Back to Stringfellow. What is an idol? It is anything, no matter how inherently noble, that a person uses to justify his or her own existence. An idol is “…that which renders the existence of the idolater morally significant, ultimately worthwhile.”

The Christian is justified by God’s faithfulness, especially as show by his incarnation, death, and resurrection. If we lose sight of that and base our worth on anything else:

  • Family
  • Accomplishments
  • Children
  • Physical fitness
  • Political party
  • Reputation
  • Our own moral strength
  • Wealth
  • Patriotism,
  • Our Church and place in it

…. then we have fallen into idolatry.

When we use these idols to justify our existence, we become invested in them, even evangelize them. Stringfellow summed up the generational conflict of the 1960’s in one sentence:

“Americans who have devoutly served the idols of respectability and status all their lives feel threatened in their very being when their children refuse to offer these idols the same worship.”

Next time, I’ll talk about how letting something become an idol damages not only the inadvertent idolater, but also the idol.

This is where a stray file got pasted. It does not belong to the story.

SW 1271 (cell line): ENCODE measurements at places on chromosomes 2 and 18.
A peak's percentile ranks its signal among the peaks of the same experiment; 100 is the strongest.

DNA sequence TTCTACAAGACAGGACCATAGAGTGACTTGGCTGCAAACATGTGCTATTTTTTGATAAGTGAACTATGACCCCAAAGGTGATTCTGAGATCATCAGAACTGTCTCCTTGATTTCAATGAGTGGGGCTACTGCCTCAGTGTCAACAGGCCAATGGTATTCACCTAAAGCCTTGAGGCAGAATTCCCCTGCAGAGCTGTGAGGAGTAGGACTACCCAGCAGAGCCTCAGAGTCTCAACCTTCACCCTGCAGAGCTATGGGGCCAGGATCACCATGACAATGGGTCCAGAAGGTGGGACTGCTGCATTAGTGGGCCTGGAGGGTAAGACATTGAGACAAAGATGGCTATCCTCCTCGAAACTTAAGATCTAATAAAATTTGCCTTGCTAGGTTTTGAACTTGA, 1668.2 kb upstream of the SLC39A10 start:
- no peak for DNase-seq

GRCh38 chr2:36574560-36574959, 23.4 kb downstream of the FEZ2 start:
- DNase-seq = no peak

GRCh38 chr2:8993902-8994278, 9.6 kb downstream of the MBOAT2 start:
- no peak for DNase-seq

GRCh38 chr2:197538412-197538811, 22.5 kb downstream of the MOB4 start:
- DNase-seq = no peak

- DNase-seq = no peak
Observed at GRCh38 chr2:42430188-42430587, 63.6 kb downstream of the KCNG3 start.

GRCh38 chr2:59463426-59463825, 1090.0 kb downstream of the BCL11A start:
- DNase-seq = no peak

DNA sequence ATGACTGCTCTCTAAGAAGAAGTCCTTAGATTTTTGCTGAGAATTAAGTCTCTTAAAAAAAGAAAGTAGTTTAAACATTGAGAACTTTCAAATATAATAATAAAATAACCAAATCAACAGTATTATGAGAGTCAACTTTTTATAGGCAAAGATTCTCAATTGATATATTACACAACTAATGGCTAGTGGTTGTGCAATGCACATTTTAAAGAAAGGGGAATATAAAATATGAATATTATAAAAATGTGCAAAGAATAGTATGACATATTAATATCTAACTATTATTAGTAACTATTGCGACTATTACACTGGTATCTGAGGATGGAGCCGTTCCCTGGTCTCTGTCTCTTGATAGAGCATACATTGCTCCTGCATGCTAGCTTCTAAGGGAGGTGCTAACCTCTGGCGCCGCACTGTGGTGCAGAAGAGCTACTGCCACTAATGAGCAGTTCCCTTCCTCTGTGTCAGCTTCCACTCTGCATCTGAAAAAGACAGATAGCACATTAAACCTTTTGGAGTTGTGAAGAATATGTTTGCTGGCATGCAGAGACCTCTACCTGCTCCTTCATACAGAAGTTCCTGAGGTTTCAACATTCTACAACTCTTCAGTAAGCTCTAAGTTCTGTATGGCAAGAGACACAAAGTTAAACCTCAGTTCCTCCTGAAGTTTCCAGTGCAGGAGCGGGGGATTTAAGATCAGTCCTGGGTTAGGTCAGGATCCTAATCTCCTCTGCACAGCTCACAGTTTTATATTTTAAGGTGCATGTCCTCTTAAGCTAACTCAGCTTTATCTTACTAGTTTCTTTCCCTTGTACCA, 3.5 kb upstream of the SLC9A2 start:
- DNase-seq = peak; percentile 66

But for now, let me offer up this prayer. Father in Heaven, give me eyes to see the idols that I have hidden in my life. Show me all those things I worship that are not you. Give me the wisdom to understand them. Give me the strength to cast them down, like Gideon.

Amen.

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Not a Tame Lion (Idolatry of Conformity)

Lion

photo by Robek, Creative Commons

I have always believed in chaos

Jesus did not come to bring order out of chaos are wrong.

He did not come to bring peace on earth, but a sword

to set son against father and father against son,

mother against daughter and daughter against mother

Order can be just as much a tool of the Hell as chaos